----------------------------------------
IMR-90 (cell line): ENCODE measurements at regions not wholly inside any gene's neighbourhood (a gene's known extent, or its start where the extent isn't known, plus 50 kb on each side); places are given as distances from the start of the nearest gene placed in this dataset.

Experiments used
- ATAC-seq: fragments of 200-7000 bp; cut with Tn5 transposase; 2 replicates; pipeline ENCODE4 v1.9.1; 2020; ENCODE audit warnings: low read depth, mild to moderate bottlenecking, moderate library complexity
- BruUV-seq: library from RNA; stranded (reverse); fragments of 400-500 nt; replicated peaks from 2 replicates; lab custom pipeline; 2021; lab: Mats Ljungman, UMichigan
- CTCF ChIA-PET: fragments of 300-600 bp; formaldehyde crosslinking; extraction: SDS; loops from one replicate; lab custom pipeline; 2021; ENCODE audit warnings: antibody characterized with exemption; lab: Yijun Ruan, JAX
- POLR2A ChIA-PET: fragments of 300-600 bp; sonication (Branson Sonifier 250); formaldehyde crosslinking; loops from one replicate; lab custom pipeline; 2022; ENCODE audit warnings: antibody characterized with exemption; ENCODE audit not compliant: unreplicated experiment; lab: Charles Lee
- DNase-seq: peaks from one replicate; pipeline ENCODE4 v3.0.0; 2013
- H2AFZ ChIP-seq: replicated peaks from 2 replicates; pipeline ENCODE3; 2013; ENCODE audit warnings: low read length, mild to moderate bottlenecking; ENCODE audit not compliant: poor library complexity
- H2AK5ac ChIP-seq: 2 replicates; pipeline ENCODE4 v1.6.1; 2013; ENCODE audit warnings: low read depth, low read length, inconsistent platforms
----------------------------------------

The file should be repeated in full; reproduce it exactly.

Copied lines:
IMR-90 (cell line): ENCODE measurements at regions not wholly inside any gene's neighbourhood (a gene's known extent, or its start where the extent isn't known, plus 50 kb on each side); places are given as distances from the start of the nearest gene placed in this dataset.

Experiments used
- ATAC-seq: fragments of 200-7000 bp; cut with Tn5 transposase; 2 replicates; pipeline ENCODE4 v1.9.1; 2020; ENCODE audit warnings: low read depth, mild to moderate bottlenecking, moderate library complexity
- BruUV-seq: library from RNA; stranded (reverse); fragments of 400-500 nt; replicated peaks from 2 replicates; lab custom pipeline; 2021; lab: Mats Ljungman, UMichigan
- CTCF ChIA-PET: fragments of 300-600 bp; formaldehyde crosslinking; extraction: SDS; loops from one replicate; lab custom pipeline; 2021; ENCODE audit warnings: antibody characterized with exemption; lab: Yijun Ruan, JAX
- POLR2A ChIA-PET: fragments of 300-600 bp; sonication (Branson Sonifier 250); formaldehyde crosslinking; loops from one replicate; lab custom pipeline; 2022; ENCODE audit warnings: antibody characterized with exemption; ENCODE audit not compliant: unreplicated experiment; lab: Charles Lee
- DNase-seq: peaks from one replicate; pipeline ENCODE4 v3.0.0; 2013
- H2AFZ ChIP-seq: replicated peaks from 2 replicates; pipeline ENCODE3; 2013; ENCODE audit warnings: low read length, mild to moderate bottlenecking; ENCODE audit not compliant: poor library complexity
- H2AK5ac ChIP-seq: 2 replicates; pipeline ENCODE4 v1.6.1; 2013; ENCODE audit warnings: low read depth, low read length, inconsistent platforms